The impact of self-efficacy on first onset and prognosis of major depressive disorder: findings from a longitudinal study in a sample of Chinese first-year university students
Published online by Cambridge University Press: 10 August 2021
Self-efficacy is a pivotal factor in the etiology and prognosis of major depression. However, longitudinal studies on the relationship between self-efficacy and major depressive disorder (MDD) are scarce. The objectives were to investigate: (1) the associations between self-efficacy and the 1-year and 2-year risks of first onset of MDD and (2) the associations between self-efficacy and the 1-year and 2-year risks of the persistence/recurrence of MDD, in a sample of first-year university students.
We followed 8079 first-year university students for 2 years from April 2018 to October 2020. MDD was ascertained by the Chinese version of the Composite International Diagnostic Interview (CIDI-3.0) based on self-report. Self-efficacy was measured by the 10-item General Self-efficacy (GSE) scale. Random effect logistic regression modeling was used to estimate the associations.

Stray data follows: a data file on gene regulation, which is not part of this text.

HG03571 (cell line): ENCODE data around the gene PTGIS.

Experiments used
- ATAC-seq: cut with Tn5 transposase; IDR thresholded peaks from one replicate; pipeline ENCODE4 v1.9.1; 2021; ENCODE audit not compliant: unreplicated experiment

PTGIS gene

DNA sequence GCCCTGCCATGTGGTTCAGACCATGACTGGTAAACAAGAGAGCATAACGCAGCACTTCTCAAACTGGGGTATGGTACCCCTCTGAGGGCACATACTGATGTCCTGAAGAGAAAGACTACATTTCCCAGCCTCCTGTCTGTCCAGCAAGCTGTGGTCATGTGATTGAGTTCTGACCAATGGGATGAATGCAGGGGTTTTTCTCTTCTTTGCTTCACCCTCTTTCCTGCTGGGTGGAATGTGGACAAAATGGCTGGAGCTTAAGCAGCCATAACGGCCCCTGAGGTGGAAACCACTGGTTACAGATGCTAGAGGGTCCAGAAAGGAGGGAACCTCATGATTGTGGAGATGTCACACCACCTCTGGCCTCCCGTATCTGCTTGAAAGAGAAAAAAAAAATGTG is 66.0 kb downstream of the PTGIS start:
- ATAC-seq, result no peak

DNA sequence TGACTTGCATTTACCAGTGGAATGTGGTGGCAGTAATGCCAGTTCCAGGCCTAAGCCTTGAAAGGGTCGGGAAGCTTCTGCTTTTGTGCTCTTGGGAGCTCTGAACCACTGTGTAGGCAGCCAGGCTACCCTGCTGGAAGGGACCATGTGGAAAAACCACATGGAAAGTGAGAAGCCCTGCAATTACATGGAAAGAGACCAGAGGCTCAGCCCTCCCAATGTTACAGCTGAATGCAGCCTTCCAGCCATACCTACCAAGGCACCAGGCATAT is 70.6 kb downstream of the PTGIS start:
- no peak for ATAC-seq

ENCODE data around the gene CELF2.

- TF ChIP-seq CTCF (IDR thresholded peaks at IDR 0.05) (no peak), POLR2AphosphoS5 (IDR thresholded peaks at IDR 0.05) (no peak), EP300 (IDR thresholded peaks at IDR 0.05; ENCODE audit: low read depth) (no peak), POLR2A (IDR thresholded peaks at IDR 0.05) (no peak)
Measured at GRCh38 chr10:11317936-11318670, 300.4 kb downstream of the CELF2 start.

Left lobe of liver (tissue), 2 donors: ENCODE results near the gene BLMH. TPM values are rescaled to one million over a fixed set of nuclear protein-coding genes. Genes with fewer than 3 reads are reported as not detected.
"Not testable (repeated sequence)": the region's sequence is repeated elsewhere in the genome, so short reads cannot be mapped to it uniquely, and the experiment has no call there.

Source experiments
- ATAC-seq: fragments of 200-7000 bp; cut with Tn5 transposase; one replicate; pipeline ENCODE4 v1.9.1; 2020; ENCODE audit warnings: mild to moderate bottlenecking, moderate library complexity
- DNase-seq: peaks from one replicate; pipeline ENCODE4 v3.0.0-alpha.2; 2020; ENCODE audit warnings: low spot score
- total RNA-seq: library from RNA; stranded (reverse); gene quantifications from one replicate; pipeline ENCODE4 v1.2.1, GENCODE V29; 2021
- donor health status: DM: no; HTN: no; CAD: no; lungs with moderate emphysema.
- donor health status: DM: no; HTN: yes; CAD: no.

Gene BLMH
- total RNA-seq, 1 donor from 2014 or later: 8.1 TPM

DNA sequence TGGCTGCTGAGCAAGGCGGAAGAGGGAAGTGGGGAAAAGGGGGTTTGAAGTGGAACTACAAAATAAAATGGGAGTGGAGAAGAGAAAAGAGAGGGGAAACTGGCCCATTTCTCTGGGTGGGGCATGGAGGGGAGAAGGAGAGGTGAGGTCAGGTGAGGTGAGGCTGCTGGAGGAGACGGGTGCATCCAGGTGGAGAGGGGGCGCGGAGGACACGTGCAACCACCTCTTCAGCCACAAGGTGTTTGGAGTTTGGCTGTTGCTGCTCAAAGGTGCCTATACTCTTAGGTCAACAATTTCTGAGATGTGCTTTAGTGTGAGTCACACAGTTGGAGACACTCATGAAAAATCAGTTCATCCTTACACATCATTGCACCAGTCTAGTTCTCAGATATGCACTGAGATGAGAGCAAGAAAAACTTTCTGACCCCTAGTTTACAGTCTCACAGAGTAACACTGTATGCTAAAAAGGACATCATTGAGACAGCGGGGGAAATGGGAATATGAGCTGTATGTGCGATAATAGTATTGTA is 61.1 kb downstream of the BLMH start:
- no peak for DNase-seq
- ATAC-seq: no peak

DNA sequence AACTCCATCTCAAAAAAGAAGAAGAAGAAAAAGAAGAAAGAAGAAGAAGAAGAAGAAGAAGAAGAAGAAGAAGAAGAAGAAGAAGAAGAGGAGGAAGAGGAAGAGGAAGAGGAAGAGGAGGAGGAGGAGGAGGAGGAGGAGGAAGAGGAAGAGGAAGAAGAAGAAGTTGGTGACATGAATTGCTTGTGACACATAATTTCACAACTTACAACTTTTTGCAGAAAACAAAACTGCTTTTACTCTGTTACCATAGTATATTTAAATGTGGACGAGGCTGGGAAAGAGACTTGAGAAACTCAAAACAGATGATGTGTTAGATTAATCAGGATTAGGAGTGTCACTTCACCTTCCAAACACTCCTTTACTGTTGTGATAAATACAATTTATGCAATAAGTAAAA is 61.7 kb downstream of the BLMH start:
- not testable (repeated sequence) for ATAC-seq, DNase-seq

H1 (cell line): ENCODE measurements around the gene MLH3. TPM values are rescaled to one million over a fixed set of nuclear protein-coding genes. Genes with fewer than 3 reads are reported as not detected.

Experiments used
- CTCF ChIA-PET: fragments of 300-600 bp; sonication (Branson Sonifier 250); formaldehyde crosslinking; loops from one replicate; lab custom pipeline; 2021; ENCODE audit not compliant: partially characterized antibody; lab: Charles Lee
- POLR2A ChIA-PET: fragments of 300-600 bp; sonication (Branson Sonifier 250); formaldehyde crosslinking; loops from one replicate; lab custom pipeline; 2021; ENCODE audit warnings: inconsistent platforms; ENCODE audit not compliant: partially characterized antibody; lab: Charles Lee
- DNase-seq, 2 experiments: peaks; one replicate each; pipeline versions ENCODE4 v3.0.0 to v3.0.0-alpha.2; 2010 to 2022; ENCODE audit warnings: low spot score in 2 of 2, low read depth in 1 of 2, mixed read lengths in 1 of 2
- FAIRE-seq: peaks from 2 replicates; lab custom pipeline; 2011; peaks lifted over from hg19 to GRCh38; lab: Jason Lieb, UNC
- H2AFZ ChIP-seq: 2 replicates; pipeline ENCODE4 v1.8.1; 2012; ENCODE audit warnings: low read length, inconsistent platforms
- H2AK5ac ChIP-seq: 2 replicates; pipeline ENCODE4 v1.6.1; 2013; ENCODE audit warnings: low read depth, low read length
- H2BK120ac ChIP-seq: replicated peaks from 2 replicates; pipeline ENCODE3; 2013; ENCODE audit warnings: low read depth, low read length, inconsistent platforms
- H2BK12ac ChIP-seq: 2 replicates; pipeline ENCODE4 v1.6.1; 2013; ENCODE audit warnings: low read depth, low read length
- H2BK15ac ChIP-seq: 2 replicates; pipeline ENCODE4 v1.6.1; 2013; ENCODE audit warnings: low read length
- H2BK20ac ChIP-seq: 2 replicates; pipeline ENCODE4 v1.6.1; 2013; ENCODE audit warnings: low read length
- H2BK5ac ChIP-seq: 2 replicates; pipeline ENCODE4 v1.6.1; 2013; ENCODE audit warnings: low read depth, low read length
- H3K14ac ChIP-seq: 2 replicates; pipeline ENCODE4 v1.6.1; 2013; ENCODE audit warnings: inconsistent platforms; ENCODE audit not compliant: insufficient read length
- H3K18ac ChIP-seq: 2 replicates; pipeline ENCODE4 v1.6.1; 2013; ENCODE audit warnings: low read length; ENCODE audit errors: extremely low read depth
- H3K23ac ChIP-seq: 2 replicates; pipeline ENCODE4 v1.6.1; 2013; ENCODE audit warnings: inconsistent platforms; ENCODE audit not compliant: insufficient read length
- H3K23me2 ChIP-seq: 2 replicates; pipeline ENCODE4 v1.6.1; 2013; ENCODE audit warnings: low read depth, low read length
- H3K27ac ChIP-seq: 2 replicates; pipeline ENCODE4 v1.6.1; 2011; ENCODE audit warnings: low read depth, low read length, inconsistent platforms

Among participants without a lifetime MDD, the data showed that participants with high baseline GSE scores were associated with a higher risk of first onset of MDD over 2 years [odds ratio (OR) 1.04, 95% confidence interval (CI) 1.01–1.08]. Among those with a lifetime MDD, participants with high baseline GSE scores were less likely to have had a MDD over 2 years (OR 0.93, 95% CI 0.88–0.99) compared to others.
A high level of GSE may be protective of the risk of persistent or recurrent MDD. More longitudinal studies in university students are needed to further investigate the impact of GSE on the first onset of MDD.
- Original Article
- Psychological Medicine , Volume 52 , Issue 1 , January 2022 , pp. 178 - 183
- Copyright © The Author(s), 2021. Published by Cambridge University Press
This article has been updated since its original publication. A correction notice detailing the update can be found here: https://doi.org/10.1017/S0033291721003627
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